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The Health Service Executive has defended its relationship with the Tavistock Clinic in the UK, which provides psychological assessment and support for children with gender identity issues.
The clinic offers help to children and teens struggling with their gender identity, some of whom are then treated with hormone blockers under the supervision of their doctors.
In some cases, the clinic recommends prescribing puberty blockers, which pause puberty while a young person thinks about their gender identity.
Over the past few years, the HSE has referred Irish patients to the service, with 238 children referred since 2015.
A review was carried out at this ward in the UK by Dr Hilary Cass, after whistleblowers alleged the clinic did not give enough weight to patients’ mental health histories.
Dr Cass saw that the Tavistock Clinic needed to be transformed.
In an interim report, she said the current model of care left young people ‘at considerable risk’ of poor mental health and distress and that having a clinic was not ‘a safe or viable long-term option’ .
She recommended a more diverse regional service with strong links to mental health services.
The HSE continues to refer patients to Tavistock, despite concerns expressed by experienced clinicians in Ireland.
Dr Paul Moran, a psychiatrist working with National Gender Services, who treats people over the age of 16, has raised concerns about the HSE’s relationship with the Tavistock Clinic.
He said: “We were aware even before 2019 that there were issues with the quality of the work Tavistock was doing with Irish children, we were seeing children who were clearly not ready to be put on hormones who had many other issues that were clearly not being addressed and when we saw these children passing by we had to raise our concerns and had a meeting with Crumlin Hospital to highlight that.”
National Clinical Director of Integrated Care at the HSE, Dr Siobhán Ni Bhriain, said: “The ward was not deemed unsafe because if it had been deemed completely unsafe it would have closed immediately, it is the first thing.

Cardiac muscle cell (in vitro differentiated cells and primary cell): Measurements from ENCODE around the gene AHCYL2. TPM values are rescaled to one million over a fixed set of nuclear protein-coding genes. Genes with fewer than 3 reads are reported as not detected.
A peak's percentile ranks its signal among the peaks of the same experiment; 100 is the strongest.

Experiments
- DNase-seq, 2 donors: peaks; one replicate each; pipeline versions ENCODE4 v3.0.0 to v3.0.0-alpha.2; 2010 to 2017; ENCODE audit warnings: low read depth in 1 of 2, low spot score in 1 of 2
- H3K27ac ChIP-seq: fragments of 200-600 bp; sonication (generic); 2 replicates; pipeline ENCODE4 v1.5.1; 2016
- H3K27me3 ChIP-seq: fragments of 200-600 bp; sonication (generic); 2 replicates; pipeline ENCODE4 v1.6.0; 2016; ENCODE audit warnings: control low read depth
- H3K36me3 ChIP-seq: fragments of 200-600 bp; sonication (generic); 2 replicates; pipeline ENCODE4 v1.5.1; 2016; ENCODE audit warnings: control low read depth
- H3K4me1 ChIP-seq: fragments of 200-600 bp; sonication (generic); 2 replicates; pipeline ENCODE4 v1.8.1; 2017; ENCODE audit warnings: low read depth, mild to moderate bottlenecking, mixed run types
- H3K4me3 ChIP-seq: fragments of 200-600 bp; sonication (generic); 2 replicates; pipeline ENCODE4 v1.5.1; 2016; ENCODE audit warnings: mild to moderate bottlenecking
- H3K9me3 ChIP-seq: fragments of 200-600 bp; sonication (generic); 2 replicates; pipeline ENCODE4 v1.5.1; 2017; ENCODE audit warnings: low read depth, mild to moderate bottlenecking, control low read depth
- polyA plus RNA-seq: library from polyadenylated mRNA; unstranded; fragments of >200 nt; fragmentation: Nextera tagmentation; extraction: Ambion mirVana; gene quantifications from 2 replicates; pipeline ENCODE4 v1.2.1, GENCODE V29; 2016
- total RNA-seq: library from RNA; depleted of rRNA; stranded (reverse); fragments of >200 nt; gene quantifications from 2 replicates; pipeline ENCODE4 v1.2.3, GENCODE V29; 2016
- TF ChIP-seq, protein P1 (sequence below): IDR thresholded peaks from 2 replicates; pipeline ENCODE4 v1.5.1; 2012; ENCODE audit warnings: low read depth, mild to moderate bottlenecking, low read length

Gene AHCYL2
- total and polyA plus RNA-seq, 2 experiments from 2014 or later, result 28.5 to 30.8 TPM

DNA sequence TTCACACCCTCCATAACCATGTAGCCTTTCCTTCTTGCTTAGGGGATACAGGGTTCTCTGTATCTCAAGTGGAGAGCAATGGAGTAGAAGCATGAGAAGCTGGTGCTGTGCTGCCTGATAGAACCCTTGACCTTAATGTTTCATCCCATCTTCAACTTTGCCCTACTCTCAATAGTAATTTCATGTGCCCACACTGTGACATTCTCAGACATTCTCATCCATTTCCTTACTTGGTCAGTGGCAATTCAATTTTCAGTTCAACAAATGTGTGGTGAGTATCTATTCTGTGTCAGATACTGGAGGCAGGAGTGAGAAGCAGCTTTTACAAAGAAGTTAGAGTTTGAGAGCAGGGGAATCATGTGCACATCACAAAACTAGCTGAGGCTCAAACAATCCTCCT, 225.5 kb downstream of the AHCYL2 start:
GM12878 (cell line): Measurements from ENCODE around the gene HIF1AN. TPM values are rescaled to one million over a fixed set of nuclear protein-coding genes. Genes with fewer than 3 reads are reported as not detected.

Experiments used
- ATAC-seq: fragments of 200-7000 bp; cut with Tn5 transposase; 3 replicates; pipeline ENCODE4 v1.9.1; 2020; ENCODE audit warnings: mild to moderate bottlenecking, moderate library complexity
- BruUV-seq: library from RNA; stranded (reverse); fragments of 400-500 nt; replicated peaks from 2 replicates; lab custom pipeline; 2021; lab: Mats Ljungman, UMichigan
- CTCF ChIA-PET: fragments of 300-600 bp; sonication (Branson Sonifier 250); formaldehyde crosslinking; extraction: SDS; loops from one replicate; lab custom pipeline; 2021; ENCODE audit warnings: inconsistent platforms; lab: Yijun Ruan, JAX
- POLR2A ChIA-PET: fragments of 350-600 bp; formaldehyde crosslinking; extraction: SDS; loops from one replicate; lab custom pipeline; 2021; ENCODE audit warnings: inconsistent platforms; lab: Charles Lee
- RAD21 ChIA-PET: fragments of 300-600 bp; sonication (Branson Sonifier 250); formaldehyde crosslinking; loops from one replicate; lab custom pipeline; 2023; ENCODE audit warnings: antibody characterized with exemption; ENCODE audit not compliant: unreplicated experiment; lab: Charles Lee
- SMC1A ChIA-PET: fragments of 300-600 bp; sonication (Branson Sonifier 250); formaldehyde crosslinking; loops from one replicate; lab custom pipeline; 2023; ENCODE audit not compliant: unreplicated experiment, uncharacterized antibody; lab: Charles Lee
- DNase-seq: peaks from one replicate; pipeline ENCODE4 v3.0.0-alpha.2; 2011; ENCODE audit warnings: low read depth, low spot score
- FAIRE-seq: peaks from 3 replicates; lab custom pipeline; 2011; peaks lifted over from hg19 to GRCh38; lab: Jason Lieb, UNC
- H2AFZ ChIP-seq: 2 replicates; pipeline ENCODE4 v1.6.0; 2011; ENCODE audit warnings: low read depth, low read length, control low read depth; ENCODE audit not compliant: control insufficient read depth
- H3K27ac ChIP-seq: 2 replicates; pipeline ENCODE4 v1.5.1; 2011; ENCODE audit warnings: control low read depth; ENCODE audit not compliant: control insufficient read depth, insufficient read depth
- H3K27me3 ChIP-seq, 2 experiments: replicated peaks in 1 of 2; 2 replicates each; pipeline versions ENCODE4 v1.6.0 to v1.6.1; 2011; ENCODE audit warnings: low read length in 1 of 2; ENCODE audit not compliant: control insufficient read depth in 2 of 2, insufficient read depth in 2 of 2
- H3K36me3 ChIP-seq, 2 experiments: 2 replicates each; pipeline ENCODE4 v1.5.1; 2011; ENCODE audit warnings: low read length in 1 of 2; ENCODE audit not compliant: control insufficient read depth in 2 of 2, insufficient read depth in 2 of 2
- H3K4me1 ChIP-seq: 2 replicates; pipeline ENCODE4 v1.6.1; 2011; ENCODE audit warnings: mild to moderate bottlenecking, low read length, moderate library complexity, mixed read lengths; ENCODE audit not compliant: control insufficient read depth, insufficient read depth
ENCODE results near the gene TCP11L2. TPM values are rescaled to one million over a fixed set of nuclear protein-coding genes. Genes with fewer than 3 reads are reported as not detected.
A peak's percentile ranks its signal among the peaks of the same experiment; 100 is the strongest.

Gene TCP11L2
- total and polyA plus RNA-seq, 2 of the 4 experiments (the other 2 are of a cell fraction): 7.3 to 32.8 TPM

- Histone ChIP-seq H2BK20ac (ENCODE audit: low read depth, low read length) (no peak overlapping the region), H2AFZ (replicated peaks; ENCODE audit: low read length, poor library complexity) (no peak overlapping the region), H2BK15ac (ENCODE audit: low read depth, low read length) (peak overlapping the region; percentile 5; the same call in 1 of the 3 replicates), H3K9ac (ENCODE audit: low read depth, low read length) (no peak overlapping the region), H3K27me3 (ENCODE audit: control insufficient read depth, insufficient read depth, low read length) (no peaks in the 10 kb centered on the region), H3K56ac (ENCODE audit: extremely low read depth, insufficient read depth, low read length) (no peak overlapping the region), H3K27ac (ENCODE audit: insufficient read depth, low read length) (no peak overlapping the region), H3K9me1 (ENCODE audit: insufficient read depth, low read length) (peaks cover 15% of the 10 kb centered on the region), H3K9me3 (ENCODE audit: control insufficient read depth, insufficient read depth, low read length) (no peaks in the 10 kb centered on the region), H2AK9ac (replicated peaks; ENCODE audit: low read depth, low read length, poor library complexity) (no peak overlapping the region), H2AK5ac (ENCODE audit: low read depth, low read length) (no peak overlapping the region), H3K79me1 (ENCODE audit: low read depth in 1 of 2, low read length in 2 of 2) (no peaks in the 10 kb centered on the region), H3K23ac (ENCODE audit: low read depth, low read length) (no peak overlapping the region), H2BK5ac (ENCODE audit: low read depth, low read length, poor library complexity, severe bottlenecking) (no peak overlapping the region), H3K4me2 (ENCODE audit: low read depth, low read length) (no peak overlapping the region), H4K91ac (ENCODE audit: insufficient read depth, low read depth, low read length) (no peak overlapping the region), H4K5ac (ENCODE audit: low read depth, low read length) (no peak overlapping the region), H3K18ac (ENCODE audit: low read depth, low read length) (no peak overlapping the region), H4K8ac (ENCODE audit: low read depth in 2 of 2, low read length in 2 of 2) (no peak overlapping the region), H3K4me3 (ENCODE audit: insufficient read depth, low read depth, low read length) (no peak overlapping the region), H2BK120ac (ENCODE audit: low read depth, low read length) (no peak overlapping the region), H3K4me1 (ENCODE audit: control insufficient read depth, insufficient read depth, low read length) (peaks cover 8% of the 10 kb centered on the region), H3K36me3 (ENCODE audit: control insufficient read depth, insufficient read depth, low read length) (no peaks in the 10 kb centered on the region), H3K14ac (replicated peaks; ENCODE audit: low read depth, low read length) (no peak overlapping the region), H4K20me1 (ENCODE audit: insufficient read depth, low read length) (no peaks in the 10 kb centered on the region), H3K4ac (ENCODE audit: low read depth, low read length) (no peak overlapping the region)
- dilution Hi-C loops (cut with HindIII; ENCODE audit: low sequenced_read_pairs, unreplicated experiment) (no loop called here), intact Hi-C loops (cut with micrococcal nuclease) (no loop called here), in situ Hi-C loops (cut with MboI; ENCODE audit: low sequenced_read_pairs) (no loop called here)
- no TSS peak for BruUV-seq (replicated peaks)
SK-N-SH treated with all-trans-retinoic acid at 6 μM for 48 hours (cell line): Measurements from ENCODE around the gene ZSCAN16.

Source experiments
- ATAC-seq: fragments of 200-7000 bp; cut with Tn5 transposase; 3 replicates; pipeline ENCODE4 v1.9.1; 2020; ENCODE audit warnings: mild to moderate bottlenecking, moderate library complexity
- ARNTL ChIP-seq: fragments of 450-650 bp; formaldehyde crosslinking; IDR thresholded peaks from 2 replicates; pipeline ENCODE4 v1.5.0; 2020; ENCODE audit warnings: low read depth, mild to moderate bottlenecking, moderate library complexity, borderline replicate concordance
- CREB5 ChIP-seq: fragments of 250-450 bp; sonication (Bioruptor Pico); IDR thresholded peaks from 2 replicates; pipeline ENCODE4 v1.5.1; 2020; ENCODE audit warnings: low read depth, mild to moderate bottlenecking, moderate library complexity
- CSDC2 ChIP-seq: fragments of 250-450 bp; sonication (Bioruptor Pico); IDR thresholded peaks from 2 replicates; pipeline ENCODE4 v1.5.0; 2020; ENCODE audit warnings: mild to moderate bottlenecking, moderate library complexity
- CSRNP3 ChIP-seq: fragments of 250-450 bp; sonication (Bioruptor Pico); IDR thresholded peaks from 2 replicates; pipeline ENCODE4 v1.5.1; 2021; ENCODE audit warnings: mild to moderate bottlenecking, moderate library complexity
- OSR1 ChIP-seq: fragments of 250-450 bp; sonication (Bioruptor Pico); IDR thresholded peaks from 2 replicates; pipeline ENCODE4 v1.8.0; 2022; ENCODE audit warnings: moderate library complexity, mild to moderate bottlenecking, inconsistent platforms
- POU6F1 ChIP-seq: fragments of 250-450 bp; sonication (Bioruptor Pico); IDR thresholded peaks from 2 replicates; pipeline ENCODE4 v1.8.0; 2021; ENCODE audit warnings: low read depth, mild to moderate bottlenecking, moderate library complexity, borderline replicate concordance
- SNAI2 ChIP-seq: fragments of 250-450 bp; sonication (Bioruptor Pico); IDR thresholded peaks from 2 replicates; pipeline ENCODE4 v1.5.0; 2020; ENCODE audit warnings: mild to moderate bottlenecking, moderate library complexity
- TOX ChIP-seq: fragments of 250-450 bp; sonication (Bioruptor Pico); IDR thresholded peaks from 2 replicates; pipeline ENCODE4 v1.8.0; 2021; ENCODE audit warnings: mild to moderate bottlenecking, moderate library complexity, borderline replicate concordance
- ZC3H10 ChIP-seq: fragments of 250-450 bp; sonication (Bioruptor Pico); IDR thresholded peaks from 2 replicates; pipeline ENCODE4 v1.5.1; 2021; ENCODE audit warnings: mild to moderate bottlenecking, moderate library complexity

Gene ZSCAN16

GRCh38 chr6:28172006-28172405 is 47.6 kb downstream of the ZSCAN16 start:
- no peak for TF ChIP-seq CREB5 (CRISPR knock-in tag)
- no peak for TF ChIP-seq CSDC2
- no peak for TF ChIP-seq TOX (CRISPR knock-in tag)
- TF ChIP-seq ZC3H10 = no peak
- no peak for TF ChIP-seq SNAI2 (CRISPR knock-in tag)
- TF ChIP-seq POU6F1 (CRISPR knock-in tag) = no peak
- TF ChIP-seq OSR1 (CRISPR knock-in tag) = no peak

“The second thing is that the Tavistcok will remain open for about a year until regional units are developed in the UK and more people with the skills to provide care for these children.
“So we will continue to refer while Tavistock is still open, we will be watching very closely and have been exploring other options for a number of years.”
Meanwhile, the HSE said its aim was to set up a service in Ireland, but said it had been unable to recruit a child psychiatrist, despite advertising the position on several occasions.
Dr Ni Bhriain said: “We don’t have a specialist psychiatric service for children with gender dysphoria, what we have are adult mental health service teams of community consultants who are able to do an initial assessment, and who could assess many of the problems these children may have.
“If children present to their GP with gender dysphoria they may be referred to their local CAMHS service or primary care psychology and if CAMHS service is involved they will be referred to Tavistock.”
Senior clinicians within the HSE have now called for an investigation by the Minister of Health into the use of the Tavistock Clinic by the Health Service in Ireland.
Dr Moran said: “I don’t think the HSE itself can investigate its own issues. I think it should be the Department of Health. I think the Minister of Health should look into it and examine it carefully.”